It was a familiar story last night. Walmart has announced that they will have a new set of PS5s at some point, and it is completely out of stock in minutes, rather seconds. Many couldn’t even get the site to load, get in their cart, or reach the checkout without anything going wrong, or the PS5s sold out by the time they thought they were over.
While some people have managed to get their hands on a PS5, the vast majority still have much more demand for the system than supply, and given that it is almost all retail sales take place online due to the pandemic, this problem is exacerbated because shopping sticks are regularly sniffed by consumers or scalers as soon as they connect online.
As a result, the BBC takes a rather stunning look at shopping robots, which are said to be the largest market in the footwear industry, where sales and immediate sales of valuable shoes are common. Some “sniffing” bots can only warn you the moment your inventory rises on a site, but more advanced bots will automatically lead you through to payment.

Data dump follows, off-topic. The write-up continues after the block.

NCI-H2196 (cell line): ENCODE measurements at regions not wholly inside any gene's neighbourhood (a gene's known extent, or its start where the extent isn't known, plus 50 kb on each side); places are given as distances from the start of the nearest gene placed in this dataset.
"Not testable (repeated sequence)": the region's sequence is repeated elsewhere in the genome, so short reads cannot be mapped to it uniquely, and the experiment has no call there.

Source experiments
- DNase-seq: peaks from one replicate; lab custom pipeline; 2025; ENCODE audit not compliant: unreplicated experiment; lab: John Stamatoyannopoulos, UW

The BBC spoke to a former GameStop director who spoke about the prevalence of this issue:
“Sometimes more than 60% of our traffic – with hundreds of millions of visitors a day – was a stick or scraper. Especially before big throws.”
Although the problem for retailers? There is not much motivation to solve the problem as the consoles are sold in both directions, so who cares? And people can’t proves robots have been given a console, and not necessarily, and since this happens at almost all retailers, humans are equally angry at all of them. That’s why you may not see retailers leaning back to try to stop this practice as much as they can.
Bots are a real problem, and with the introduction of the console and the big drops in new stocks, it’s easy to spot a jump in the search volume for bot terms:
So if you’re having trouble shipping a PS5 or Xbox Series X, blaming the bots isn’t as conspiratorial as you might think. They are real, legionnaires and get consoles in front of you. Sometimes for real, desperate customers who put out fires with fire to get a unit for themselves, often for profit-seeking resellers, so 3,500 PS5s can land in the lap of a single scalper group.
The shortage of PS5 and Xbox will continue well into next year until supply increases enough to meet demand. But the threat of bots persists throughout, and if retailers take no further action, it will remain frustrating for a significant portion of potential buyers.
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